Madden NFL 10: Hands-On With Ultimate Team
Check out our visual guide to the upcoming free playing card feature for Madden NFL 10.
Brett Favre is once again playing in Giants Stadium, but this time, he's playing in a Buffalo Bills uniform. When the team is on the road, however, the team wears Kansas City Chiefs jerseys. They use the Jets defensive playbook and run a vanilla West Coast offensive scheme. Oh, and the head coach of the New Orleans Saints, Sean Payton, is running the show (though Jaguars coach Jack Del Rio might be getting a chance to call the shots in the near future).
That's the Jackballs, my fictional team in the upcoming Ultimate Team fantasy playing card feature due for release for Madden NFL 10 in January. We first learned about the Ultimate Team feature in early November and, over the past few days, have had a chance to check out a playable build of the feature, which will be a free add-on to Madden NFL 10 upon its release. Here, then, is a visual tour of Madden Ultimate Team. First things first: You name your team. A good name, as demonstrated below, is a key to success:
Your next step is to open your starter pack of cards. Don't get too excited, however, as the talent level of your team will most likely leave a lot to be desired. For example, in my starter pack, San Diego Chargers right guard Louis Vasquez, below, was one of four players tied with the highest overall rating (68 overall):
A starter pack will give you enough player cards to field a team, as well as randomly chosen home and away uniforms, a stadium to call home, offensive and defensive playbooks, and a coach:
The only way to get new cards to replace a player like Louis Vasquez in your deck is to earn coins. While there's a couple of ways to earn coins, the easiest way is to simply play a game with your fictional team. With my team skill so low (a 64 overall), I chose to go up against the lowly Cleveland Browns. After trouncing them, I earned a handful of coins:
Two hundred and thirty five coins might sound like a lot, but considering a bronze pack runs you 500 coins, it was clear that it would take a while to earn enough coins to get some new packs. Incidentally, simming Ultimate Team games will net you fewer coins than playing the games out in full. Naturally, EA Sports has a solution for you: spending real-world money on virtual coins:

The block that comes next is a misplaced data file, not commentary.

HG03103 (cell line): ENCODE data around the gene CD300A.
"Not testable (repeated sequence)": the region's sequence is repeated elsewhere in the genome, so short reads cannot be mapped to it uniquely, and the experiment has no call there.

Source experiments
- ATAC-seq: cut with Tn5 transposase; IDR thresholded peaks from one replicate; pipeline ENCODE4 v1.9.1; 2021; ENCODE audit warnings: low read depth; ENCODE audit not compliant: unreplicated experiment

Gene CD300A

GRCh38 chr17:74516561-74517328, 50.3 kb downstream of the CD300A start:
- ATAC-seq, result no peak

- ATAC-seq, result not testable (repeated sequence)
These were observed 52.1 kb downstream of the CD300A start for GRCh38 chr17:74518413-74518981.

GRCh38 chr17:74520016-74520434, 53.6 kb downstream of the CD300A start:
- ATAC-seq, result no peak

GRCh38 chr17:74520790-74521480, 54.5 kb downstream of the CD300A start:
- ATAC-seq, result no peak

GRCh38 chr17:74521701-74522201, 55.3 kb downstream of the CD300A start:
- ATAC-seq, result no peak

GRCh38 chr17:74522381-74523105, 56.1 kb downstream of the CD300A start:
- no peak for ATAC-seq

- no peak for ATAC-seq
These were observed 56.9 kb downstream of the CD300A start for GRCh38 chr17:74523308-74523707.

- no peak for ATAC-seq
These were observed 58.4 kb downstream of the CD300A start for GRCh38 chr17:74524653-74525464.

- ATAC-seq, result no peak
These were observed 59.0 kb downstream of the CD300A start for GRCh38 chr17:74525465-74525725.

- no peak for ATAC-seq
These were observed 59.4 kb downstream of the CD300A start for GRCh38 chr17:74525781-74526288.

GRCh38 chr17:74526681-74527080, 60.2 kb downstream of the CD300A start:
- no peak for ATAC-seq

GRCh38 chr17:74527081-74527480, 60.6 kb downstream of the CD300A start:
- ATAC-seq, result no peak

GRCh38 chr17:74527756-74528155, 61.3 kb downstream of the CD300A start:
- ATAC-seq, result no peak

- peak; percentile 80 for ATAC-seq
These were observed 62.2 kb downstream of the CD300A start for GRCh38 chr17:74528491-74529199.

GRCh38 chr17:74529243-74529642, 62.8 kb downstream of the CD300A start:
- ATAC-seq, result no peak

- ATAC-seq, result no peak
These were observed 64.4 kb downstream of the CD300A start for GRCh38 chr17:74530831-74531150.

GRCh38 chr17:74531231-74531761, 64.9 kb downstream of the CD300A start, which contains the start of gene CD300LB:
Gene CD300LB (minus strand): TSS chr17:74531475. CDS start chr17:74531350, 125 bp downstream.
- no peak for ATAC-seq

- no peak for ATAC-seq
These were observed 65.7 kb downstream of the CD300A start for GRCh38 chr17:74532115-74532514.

With some coins in your pocket, you can buy bronze (500 coins), silver (1,500 coins), gold (3,000 coins), or platinum (9,000 coins) packs. The platinum packs include legendary player cards, with ratings based on that player's highlight year. After purchasing a platinum pack, I added the likes of Marvin Harrison, Warrick Dunn, Ahman Green, and Lorenzo Neal to my team:
That's a lot of players to manage, but luckily, the game will easily organize your lineups for you so your highest rated players are front and center. Just watch out for those contract numbers because once a player's contract has expired, you won't be able to use him anymore. Contracts also apply to coach cards:
After buying a few packs, you'll quickly run into the problem of having more cards than you're allowed (a maximum of 55 player cards, 100 total cards). You have a couple of options here: You can choose to discard a card (and earn some coins as a result), or you can put the card on the auction block to let other Ultimate Team players bid on it. Naturally, better players will earn you more coins:
In addition to player cards, you'll find stadium, uniform, coaching, and special cards that will let you extend the contract of a player or shorten the recovery time of an injured player. With contract extensions, the length of the extension depends on the caliber of the player--one card might extend a bronze-level player's contract by nine games, while a platinum-level player might only get a three-game extension:
We didn't get much of a chance to play with online features like the auction block or head-to-head games against other UT players, but assuming they are similar to the FIFA Ultimate Team, they should be relatively self-explanatory. In all, Ultimate Team seems like a lot of fun, provided you can put up with the disconnect of seeing your favorite team playing home games in an unfamiliar stadium, playing with players you don't recognize, and using a playbook you haven't memorized. As a natural extension of the fantasy football craze, however, it seems like it could be a successful addition--especially at the low, low cost of absolutely free.
Madden NFL 10's Ultimate Team feature is due for release in January.
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